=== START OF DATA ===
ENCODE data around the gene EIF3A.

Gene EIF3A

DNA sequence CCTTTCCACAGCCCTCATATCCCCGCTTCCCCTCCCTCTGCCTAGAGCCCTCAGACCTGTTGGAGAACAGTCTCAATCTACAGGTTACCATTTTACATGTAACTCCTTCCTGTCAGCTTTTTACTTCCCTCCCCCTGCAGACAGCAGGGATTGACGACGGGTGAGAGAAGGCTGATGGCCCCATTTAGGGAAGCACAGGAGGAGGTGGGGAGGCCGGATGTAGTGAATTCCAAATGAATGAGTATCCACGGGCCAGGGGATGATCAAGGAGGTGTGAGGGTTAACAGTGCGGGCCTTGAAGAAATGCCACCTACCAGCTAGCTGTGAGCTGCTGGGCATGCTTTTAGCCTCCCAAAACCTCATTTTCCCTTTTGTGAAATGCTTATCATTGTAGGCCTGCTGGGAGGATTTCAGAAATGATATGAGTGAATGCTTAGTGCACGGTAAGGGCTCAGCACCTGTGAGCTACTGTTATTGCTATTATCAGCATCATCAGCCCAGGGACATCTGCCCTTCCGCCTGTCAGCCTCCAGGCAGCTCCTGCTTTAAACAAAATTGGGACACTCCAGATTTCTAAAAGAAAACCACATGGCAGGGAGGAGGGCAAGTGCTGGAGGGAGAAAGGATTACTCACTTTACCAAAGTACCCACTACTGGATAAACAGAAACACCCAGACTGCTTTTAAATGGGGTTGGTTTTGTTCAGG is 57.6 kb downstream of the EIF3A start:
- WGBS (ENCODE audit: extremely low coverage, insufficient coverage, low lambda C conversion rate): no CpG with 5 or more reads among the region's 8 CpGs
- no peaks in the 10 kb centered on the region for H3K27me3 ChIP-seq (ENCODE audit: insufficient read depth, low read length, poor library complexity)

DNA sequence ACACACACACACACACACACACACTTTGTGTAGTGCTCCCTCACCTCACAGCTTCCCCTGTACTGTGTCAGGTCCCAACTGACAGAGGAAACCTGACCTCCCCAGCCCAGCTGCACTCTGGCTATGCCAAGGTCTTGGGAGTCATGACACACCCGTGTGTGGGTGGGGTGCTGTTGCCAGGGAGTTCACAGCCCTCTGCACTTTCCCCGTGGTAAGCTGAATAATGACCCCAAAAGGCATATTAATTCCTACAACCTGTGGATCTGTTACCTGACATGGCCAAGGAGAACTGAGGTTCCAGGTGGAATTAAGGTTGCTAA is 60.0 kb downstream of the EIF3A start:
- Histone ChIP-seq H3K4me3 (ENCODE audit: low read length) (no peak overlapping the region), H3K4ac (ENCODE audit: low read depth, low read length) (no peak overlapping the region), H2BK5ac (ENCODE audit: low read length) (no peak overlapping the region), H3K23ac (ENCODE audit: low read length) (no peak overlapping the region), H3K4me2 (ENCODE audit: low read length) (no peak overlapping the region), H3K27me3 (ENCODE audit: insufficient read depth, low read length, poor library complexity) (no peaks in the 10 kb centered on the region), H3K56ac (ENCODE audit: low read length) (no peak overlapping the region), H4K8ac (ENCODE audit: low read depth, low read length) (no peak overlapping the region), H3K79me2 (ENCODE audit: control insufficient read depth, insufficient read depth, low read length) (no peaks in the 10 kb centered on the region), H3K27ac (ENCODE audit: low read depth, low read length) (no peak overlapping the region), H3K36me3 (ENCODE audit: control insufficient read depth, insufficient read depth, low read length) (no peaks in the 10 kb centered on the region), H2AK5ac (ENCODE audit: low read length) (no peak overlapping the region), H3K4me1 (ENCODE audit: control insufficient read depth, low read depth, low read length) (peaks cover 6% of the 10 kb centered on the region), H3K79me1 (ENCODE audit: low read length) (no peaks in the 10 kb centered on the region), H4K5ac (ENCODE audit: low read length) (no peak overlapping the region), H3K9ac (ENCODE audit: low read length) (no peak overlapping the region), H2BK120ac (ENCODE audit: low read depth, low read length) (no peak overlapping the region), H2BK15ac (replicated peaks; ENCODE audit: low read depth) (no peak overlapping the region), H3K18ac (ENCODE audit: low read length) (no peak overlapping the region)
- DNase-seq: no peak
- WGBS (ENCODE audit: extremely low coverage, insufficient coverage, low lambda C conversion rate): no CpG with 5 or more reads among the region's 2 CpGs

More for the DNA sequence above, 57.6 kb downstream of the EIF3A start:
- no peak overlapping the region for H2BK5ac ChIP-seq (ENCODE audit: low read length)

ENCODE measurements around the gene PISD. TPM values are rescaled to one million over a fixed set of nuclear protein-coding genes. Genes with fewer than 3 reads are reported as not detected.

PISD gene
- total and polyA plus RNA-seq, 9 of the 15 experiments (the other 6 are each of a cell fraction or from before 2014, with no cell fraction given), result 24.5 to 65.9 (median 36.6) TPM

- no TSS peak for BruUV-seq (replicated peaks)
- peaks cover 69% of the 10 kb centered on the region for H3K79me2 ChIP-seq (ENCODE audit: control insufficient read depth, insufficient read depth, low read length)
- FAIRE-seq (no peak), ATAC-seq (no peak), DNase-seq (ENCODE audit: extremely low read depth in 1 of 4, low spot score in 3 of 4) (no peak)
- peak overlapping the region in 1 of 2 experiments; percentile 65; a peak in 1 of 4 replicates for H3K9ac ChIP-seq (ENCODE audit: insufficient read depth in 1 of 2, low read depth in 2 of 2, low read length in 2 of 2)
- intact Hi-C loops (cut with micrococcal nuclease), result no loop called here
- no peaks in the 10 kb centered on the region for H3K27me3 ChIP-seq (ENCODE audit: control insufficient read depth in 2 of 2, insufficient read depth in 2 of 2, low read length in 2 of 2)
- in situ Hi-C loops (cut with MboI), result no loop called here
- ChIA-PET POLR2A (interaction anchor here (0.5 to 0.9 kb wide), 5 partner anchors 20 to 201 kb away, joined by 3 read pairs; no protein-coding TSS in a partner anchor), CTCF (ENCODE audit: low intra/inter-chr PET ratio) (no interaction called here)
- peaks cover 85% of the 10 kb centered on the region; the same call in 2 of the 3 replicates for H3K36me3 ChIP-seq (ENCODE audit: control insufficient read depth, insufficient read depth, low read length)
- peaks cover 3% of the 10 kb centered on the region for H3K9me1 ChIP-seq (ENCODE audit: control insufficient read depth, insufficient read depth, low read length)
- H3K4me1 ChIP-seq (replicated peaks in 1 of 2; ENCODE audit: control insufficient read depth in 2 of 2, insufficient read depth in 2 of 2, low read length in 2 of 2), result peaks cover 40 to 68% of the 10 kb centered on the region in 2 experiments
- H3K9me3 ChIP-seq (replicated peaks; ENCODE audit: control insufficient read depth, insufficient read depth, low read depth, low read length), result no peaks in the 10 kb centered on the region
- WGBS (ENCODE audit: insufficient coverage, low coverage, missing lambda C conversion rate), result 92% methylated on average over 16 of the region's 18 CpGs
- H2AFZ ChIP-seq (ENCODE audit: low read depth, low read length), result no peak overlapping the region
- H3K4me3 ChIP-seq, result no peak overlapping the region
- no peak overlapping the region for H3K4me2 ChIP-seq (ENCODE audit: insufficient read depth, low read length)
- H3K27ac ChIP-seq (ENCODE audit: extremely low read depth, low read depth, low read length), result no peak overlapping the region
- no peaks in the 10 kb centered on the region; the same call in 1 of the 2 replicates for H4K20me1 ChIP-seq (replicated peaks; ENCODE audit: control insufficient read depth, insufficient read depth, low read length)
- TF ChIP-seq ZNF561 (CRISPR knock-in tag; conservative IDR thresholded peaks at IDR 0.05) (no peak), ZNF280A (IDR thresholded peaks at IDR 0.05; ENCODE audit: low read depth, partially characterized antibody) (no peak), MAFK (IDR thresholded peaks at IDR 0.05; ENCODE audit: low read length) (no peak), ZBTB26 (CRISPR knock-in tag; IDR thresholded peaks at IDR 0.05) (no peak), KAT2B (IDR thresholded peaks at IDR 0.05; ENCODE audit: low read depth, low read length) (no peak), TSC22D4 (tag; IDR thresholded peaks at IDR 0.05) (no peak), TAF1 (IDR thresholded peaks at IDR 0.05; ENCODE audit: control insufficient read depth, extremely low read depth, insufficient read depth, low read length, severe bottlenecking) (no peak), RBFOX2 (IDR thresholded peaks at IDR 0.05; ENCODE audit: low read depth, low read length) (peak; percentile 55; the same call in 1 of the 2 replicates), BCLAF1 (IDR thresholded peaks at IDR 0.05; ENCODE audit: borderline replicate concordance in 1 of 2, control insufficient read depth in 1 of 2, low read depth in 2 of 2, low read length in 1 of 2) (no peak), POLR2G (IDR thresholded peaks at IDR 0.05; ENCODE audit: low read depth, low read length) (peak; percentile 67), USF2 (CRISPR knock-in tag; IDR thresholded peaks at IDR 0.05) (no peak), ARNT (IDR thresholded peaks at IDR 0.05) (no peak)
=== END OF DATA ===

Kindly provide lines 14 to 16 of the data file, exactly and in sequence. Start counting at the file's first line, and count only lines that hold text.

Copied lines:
- total and polyA plus RNA-seq, 9 of the 15 experiments (the other 6 are each of a cell fraction or from before 2014, with no cell fraction given), result 24.5 to 65.9 (median 36.6) TPM

- no TSS peak for BruUV-seq (replicated peaks)
- peaks cover 69% of the 10 kb centered on the region for H3K79me2 ChIP-seq (ENCODE audit: control insufficient read depth, insufficient read depth, low read length)